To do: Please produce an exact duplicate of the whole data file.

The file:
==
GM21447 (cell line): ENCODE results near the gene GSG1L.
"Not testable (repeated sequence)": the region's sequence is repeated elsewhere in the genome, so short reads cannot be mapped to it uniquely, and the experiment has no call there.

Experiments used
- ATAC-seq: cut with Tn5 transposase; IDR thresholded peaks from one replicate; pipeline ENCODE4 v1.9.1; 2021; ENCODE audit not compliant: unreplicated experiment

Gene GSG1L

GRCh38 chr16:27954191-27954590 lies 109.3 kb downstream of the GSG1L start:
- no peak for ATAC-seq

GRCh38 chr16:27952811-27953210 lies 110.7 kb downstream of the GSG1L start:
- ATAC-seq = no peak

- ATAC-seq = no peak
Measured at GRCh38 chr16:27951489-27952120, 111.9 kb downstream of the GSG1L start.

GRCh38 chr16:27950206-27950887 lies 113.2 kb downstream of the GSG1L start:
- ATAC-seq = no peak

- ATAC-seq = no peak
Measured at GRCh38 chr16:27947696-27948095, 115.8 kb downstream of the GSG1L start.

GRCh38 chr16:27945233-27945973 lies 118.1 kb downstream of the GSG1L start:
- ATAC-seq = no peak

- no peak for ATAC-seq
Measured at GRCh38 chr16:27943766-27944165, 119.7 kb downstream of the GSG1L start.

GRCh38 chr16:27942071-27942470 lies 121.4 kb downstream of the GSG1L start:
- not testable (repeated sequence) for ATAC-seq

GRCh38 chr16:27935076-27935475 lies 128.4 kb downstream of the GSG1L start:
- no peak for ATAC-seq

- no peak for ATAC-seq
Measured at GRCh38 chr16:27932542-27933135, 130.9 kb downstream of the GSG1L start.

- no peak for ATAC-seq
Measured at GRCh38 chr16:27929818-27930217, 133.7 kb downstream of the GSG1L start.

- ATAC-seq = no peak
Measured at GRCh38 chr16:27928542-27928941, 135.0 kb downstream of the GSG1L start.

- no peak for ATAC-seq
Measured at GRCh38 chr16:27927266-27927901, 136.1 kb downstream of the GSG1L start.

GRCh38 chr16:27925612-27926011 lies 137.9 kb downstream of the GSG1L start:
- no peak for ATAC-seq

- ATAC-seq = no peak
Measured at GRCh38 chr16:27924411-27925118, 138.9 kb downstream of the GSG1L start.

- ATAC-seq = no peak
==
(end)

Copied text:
GM21447 (cell line): ENCODE results near the gene GSG1L.
"Not testable (repeated sequence)": the region's sequence is repeated elsewhere in the genome, so short reads cannot be mapped to it uniquely, and the experiment has no call there.

Experiments used
- ATAC-seq: cut with Tn5 transposase; IDR thresholded peaks from one replicate; pipeline ENCODE4 v1.9.1; 2021; ENCODE audit not compliant: unreplicated experiment

Gene GSG1L

GRCh38 chr16:27954191-27954590 lies 109.3 kb downstream of the GSG1L start:
- no peak for ATAC-seq

GRCh38 chr16:27952811-27953210 lies 110.7 kb downstream of the GSG1L start:
- ATAC-seq = no peak

- ATAC-seq = no peak
Measured at GRCh38 chr16:27951489-27952120, 111.9 kb downstream of the GSG1L start.

GRCh38 chr16:27950206-27950887 lies 113.2 kb downstream of the GSG1L start:
- ATAC-seq = no peak

- ATAC-seq = no peak
Measured at GRCh38 chr16:27947696-27948095, 115.8 kb downstream of the GSG1L start.

GRCh38 chr16:27945233-27945973 lies 118.1 kb downstream of the GSG1L start:
- ATAC-seq = no peak

- no peak for ATAC-seq
Measured at GRCh38 chr16:27943766-27944165, 119.7 kb downstream of the GSG1L start.

GRCh38 chr16:27942071-27942470 lies 121.4 kb downstream of the GSG1L start:
- not testable (repeated sequence) for ATAC-seq

GRCh38 chr16:27935076-27935475 lies 128.4 kb downstream of the GSG1L start:
- no peak for ATAC-seq

- no peak for ATAC-seq
Measured at GRCh38 chr16:27932542-27933135, 130.9 kb downstream of the GSG1L start.

- no peak for ATAC-seq
Measured at GRCh38 chr16:27929818-27930217, 133.7 kb downstream of the GSG1L start.

- ATAC-seq = no peak
Measured at GRCh38 chr16:27928542-27928941, 135.0 kb downstream of the GSG1L start.

- no peak for ATAC-seq
Measured at GRCh38 chr16:27927266-27927901, 136.1 kb downstream of the GSG1L start.

GRCh38 chr16:27925612-27926011 lies 137.9 kb downstream of the GSG1L start:
- no peak for ATAC-seq

- ATAC-seq = no peak
Measured at GRCh38 chr16:27924411-27925118, 138.9 kb downstream of the GSG1L start.

- ATAC-seq = no peak